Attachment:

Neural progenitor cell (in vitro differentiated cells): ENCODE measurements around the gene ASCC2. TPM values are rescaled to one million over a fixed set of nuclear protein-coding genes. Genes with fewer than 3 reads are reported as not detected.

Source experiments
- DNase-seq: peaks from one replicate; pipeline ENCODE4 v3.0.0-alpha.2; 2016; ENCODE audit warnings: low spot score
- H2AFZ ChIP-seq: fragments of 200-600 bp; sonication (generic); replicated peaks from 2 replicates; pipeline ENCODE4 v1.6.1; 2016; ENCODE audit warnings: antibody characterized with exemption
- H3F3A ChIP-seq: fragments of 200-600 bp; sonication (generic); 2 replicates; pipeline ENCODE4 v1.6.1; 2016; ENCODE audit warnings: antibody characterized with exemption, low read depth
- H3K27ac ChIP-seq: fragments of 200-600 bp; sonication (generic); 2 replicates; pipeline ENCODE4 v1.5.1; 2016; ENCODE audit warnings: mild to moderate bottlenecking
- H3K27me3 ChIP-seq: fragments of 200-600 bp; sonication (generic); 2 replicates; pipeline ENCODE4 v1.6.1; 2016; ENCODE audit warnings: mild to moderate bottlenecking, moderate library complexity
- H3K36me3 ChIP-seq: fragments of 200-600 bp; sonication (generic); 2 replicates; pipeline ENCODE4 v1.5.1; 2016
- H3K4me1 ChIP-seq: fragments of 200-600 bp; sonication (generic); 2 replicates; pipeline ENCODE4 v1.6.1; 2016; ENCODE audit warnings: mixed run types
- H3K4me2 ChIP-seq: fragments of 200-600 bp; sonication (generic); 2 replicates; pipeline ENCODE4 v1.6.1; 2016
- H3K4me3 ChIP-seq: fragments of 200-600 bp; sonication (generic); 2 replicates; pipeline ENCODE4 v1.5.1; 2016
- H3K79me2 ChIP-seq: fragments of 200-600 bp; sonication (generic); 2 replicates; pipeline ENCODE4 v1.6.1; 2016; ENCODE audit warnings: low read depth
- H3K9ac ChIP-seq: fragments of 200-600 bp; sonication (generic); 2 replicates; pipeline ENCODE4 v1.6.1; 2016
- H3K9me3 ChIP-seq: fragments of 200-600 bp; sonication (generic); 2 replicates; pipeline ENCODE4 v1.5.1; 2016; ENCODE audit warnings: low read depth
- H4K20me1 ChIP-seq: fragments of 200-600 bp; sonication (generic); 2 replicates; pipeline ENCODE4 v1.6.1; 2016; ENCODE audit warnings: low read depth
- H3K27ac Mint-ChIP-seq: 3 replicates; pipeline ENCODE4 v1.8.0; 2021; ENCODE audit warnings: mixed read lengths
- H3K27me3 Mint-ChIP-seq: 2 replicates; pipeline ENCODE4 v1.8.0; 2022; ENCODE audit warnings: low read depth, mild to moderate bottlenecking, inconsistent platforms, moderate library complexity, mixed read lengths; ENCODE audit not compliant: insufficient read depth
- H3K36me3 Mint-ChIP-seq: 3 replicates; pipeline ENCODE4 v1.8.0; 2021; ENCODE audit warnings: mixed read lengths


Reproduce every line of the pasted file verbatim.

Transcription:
Neural progenitor cell (in vitro differentiated cells): ENCODE measurements around the gene ASCC2. TPM values are rescaled to one million over a fixed set of nuclear protein-coding genes. Genes with fewer than 3 reads are reported as not detected.

Source experiments
- DNase-seq: peaks from one replicate; pipeline ENCODE4 v3.0.0-alpha.2; 2016; ENCODE audit warnings: low spot score
- H2AFZ ChIP-seq: fragments of 200-600 bp; sonication (generic); replicated peaks from 2 replicates; pipeline ENCODE4 v1.6.1; 2016; ENCODE audit warnings: antibody characterized with exemption
- H3F3A ChIP-seq: fragments of 200-600 bp; sonication (generic); 2 replicates; pipeline ENCODE4 v1.6.1; 2016; ENCODE audit warnings: antibody characterized with exemption, low read depth
- H3K27ac ChIP-seq: fragments of 200-600 bp; sonication (generic); 2 replicates; pipeline ENCODE4 v1.5.1; 2016; ENCODE audit warnings: mild to moderate bottlenecking
- H3K27me3 ChIP-seq: fragments of 200-600 bp; sonication (generic); 2 replicates; pipeline ENCODE4 v1.6.1; 2016; ENCODE audit warnings: mild to moderate bottlenecking, moderate library complexity
- H3K36me3 ChIP-seq: fragments of 200-600 bp; sonication (generic); 2 replicates; pipeline ENCODE4 v1.5.1; 2016
- H3K4me1 ChIP-seq: fragments of 200-600 bp; sonication (generic); 2 replicates; pipeline ENCODE4 v1.6.1; 2016; ENCODE audit warnings: mixed run types
- H3K4me2 ChIP-seq: fragments of 200-600 bp; sonication (generic); 2 replicates; pipeline ENCODE4 v1.6.1; 2016
- H3K4me3 ChIP-seq: fragments of 200-600 bp; sonication (generic); 2 replicates; pipeline ENCODE4 v1.5.1; 2016
- H3K79me2 ChIP-seq: fragments of 200-600 bp; sonication (generic); 2 replicates; pipeline ENCODE4 v1.6.1; 2016; ENCODE audit warnings: low read depth
- H3K9ac ChIP-seq: fragments of 200-600 bp; sonication (generic); 2 replicates; pipeline ENCODE4 v1.6.1; 2016
- H3K9me3 ChIP-seq: fragments of 200-600 bp; sonication (generic); 2 replicates; pipeline ENCODE4 v1.5.1; 2016; ENCODE audit warnings: low read depth
- H4K20me1 ChIP-seq: fragments of 200-600 bp; sonication (generic); 2 replicates; pipeline ENCODE4 v1.6.1; 2016; ENCODE audit warnings: low read depth
- H3K27ac Mint-ChIP-seq: 3 replicates; pipeline ENCODE4 v1.8.0; 2021; ENCODE audit warnings: mixed read lengths
- H3K27me3 Mint-ChIP-seq: 2 replicates; pipeline ENCODE4 v1.8.0; 2022; ENCODE audit warnings: low read depth, mild to moderate bottlenecking, inconsistent platforms, moderate library complexity, mixed read lengths; ENCODE audit not compliant: insufficient read depth
- H3K36me3 Mint-ChIP-seq: 3 replicates; pipeline ENCODE4 v1.8.0; 2021; ENCODE audit warnings: mixed read lengths